Purpose To investigate the short-term effects of high-density 20-ms laser on macular thickness using Pascal-targeted retinal photocoagulation (TRP) and reduced fluence/minimally-traumatic panretinal photocoagulation (MT-PRP) compared to standard-intensity PRP (SI-PRP) in proliferative diabetic retinopathy (PDR).
Methods Prospective randomised clinical trial. Treatment-naive PDR was treated with single-session 20-ms Pascal 2500 burns photocoagulation randomised to one of three treatment arms (TRP:MT-PRP:SI-PRP). Primary outcome measure was change in central retinal thickness (CRT) on OCT. Secondary outcomes at 4 and 12 weeks post-laser included: OCT peripapillary nerve fibre layer (NFL) thickness; PDR disease regression on Optos angiography; SITA-Std visual fields (VF); and, visual acuity (VA).
Results 30 eyes of 24 patients were studied, ten eyes/arm. At 12 weeks, there were significant reductions in CRT after TRP (9.6 µm; 95% CI, 1.84 to 17.36; p=0.021) and MT-PRP (17.1 µm; 95% CI, 11 to 23.2; p=0.001), versus SI-PRP (+5.9 µm; 95% CI, -6.75 to 18.55; p=0.32). PDR regression was similar between groups (TRP 70%; MT-PRP 70%; SI-PRP 90%; κ=0.76). No significant changes in VA and NFL thickness developed between groups. The VF mean deviation scores increased significantly in all groups at 12 weeks ([TRP, +0.70dB; 95% CI, 0.07 to 1.48; p=0.07], [MT-PRP, +0.63dB; 95% CI, 0.12 to 1.15; p=0.02], [SI-PRP, +1.0dB; 95% CI, 0.19 to 1.74; p=0.02]). There were no laser-related ocular complications.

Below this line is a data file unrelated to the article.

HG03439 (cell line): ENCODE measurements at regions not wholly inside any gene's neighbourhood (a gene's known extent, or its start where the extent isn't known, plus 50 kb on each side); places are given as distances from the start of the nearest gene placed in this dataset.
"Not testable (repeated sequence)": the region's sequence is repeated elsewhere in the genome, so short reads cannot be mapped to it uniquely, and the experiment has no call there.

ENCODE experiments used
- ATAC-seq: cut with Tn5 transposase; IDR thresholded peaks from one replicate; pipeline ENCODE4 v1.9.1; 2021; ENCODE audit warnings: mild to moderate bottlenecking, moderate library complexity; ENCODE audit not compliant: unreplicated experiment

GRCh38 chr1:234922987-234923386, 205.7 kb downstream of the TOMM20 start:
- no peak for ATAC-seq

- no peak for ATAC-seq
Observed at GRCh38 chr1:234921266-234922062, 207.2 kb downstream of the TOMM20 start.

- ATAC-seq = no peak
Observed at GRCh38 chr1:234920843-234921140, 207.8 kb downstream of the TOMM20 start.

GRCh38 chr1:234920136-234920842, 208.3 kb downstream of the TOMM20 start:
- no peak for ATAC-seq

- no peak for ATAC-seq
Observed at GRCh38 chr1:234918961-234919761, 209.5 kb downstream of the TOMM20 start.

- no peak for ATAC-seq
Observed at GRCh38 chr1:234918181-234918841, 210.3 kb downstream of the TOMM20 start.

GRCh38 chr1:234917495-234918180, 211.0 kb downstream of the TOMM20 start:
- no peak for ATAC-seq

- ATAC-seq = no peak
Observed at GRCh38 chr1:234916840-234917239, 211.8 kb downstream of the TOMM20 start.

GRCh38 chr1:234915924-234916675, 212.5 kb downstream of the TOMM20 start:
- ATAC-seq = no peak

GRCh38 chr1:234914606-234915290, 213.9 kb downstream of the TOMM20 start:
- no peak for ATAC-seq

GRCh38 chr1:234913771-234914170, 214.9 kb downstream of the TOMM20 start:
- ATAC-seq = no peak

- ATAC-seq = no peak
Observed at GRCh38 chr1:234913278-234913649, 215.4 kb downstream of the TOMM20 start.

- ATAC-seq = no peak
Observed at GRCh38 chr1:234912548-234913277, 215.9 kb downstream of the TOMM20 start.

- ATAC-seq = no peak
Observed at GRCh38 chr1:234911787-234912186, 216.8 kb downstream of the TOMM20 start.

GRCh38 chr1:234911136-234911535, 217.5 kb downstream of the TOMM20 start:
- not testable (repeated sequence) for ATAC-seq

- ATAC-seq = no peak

Conclusions This pilot study reports that high-density 20-ms Pascal TRP and MT-PRP using 2500 burns did not produce increased macular thickness or any ocular adverse events during the short-term.
- Treatment Lasers